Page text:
News of what appeared to be a strong radio signal from space could have important implications, but would at least be “interesting,” says Ryan Hickox, an assistant professor of physics and astronomy.Assistant Professor of Physics and Astronomy Ryan Hickox, a black hole researcher, discusses the news of a radio signal. (Photo by Eli Burakian '00)
“The universe is always full of surprises,” he says.
The signal was detected by a radio telescope in Russia that scans the heavens for signs of extraterrestrial life. According to a Public Radio International (PRI) report earlier this week, the signal originated from the direction of a star about 95 light-years from Earth. The news was made public this week, but the signal was actually detected last year by the RATAN-600 radio telescope in Zelenchukskaya, Russia. PRI and other media outlets also mentioned this week that the signal could have come from a military satellite or could even have terrestrial origins.
“If this were proven to be a signal from another civilization this would of course be amazingly exciting,” says Hickox. “However, most likely this is some unusual physical process rather than alien communication. That would be interesting in itself. The most important thing now is to accurately determine the nature of this signal with more observations.”“Critics are fond of saying that the whole thing is a huge waste of money, given that the chances of detection are extraordinarily small. ... But as Jill Tarter, former director of SETI, likes to say, we will only find if we look,” says Professor Marcelo Gleiser. (Photo by Joseph Mehling ’69)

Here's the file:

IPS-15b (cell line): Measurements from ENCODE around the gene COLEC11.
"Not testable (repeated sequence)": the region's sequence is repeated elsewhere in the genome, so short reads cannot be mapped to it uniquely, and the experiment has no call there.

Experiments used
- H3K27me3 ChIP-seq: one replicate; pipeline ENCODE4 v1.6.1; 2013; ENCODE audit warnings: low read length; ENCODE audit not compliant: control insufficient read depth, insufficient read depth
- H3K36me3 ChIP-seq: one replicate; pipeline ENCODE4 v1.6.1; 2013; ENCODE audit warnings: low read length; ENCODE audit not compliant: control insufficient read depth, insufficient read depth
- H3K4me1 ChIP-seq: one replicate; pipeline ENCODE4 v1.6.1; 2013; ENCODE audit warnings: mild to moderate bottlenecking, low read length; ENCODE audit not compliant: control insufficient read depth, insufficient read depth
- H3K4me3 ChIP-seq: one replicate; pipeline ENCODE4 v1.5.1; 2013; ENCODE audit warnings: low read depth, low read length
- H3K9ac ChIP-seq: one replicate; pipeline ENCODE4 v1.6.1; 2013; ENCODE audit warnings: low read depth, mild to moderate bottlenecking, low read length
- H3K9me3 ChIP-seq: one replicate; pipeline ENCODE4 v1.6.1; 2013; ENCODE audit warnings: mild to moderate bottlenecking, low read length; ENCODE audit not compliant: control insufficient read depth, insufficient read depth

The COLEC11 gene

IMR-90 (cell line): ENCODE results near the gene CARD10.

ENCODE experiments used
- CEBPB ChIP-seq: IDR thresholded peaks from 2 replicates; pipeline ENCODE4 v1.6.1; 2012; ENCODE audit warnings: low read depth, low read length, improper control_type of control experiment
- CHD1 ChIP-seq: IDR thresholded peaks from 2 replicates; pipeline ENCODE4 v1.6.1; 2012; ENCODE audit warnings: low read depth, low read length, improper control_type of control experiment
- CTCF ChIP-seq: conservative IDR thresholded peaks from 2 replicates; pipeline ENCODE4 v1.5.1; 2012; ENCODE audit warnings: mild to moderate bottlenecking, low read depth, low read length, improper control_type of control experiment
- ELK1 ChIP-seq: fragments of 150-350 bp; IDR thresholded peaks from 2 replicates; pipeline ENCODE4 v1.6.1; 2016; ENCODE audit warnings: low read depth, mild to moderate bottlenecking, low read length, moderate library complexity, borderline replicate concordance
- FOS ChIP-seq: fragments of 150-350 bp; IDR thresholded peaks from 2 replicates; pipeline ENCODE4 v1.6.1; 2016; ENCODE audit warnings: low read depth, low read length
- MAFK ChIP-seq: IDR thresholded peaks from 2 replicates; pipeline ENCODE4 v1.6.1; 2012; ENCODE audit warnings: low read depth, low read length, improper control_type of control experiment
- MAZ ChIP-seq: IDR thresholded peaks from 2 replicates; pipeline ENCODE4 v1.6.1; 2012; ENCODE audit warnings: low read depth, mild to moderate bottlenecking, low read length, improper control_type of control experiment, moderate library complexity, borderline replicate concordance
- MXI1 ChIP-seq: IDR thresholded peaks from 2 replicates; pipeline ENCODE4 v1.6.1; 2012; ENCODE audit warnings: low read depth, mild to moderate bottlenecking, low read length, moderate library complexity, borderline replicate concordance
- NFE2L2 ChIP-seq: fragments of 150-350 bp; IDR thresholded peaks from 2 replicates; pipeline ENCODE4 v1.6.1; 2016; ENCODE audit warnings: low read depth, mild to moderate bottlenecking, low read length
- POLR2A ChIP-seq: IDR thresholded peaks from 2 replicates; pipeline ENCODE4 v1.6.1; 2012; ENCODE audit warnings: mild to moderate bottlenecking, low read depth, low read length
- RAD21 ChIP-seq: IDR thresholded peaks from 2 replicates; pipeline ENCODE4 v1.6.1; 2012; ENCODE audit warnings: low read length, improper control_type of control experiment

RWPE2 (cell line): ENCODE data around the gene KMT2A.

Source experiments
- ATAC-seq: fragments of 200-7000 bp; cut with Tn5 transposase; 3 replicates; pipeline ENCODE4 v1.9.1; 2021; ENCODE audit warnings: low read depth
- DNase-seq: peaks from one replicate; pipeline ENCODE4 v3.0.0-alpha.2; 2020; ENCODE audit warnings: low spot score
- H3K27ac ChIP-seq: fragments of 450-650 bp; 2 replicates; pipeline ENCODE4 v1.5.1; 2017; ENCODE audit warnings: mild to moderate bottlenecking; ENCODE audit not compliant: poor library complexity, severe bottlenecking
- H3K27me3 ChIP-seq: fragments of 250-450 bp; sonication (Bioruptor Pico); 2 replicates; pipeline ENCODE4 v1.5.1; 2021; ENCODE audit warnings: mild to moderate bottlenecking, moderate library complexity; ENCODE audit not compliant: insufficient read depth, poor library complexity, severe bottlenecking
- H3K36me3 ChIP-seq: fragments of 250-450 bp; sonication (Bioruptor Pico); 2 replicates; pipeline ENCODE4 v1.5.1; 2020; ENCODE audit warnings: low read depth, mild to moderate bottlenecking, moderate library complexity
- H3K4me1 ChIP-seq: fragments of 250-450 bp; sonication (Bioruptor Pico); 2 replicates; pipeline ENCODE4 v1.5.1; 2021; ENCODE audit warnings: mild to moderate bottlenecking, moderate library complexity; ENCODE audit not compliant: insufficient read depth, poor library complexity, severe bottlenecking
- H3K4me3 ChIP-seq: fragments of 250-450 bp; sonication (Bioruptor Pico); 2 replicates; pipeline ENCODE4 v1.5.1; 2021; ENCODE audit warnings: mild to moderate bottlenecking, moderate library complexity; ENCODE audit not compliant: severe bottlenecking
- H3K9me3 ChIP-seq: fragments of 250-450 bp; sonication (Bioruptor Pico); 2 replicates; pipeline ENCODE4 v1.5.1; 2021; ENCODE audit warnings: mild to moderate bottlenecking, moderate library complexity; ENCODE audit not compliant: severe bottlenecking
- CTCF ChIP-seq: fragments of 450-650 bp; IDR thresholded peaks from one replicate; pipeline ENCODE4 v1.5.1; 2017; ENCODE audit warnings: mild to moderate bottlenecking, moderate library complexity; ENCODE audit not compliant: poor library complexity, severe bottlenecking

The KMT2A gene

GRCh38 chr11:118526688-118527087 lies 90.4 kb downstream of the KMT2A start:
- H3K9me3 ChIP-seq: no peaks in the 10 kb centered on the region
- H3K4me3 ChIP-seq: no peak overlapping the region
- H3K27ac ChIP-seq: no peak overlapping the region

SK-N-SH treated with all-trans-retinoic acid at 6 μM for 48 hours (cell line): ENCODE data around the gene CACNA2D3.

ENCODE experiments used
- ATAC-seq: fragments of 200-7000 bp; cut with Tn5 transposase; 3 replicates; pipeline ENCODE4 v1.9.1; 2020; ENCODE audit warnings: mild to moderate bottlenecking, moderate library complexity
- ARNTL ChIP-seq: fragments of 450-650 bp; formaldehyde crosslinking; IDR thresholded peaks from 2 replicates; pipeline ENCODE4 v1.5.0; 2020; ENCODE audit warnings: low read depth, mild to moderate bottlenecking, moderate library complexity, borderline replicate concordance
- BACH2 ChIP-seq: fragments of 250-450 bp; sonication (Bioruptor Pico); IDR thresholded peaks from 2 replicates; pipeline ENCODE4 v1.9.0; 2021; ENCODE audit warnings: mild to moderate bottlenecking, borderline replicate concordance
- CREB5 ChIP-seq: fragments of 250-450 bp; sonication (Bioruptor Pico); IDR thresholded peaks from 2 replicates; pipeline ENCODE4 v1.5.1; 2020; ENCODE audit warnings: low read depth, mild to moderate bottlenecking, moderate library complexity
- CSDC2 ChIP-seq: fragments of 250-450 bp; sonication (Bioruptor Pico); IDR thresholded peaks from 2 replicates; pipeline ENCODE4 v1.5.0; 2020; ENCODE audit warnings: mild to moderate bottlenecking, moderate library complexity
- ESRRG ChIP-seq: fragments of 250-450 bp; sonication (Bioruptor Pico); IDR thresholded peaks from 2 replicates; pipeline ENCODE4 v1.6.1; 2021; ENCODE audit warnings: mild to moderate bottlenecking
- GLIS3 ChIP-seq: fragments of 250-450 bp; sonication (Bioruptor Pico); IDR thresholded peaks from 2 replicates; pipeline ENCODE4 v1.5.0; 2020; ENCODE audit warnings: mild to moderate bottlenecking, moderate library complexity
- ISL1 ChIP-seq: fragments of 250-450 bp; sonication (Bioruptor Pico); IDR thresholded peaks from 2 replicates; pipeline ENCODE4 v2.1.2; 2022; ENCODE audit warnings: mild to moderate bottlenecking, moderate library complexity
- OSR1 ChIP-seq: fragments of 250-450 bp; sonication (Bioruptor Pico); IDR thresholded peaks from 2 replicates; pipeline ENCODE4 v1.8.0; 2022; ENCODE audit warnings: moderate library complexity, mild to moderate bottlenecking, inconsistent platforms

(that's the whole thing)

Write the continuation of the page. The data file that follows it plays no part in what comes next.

A few days after the initial news broke, it appeared that Hickox’s skepticism was right on target. In an Aug. 31 statement published by the Special Astrophysical Observatory of the Russian Academy of Sciences, astronomer Yulia Sotnikova wrote, “Subsequent processing and analysis of the signal revealed its most probable terrestrial origin. It can be said with confidence that no sought-for [extraterrestrial] signal has been detected yet.”
The early reports of the signal were “exciting,” says Marcelo Gleiser, a professor of physics and astronomy and the Appleton Professor of Natural Philosophy. Exciting, he says, “not because they are from ETs; most probably they are not. But because they are testing our surveillance systems, the different instruments that scan the skies in search of some indication that we are not alone in the cosmos.”
The Search for Extra Terrestrial Intelligence program (SETI) has been active for more than 50 years, Gleiser says. “Critics are fond of saying that the whole thing is a huge waste of money, given that the chances of detection are extraordinarily small. ... But as Jill Tarter, former director of SETI, likes to say, we will only find if we look. The chances of winning the lottery are small, but if you don’t play you are sure never to win. Efforts such as these should continue, even if this recent signal goes away.
“After all, a positive detection would have profound consequences. We would know we are not alone. And would then have to decide what to do about it.”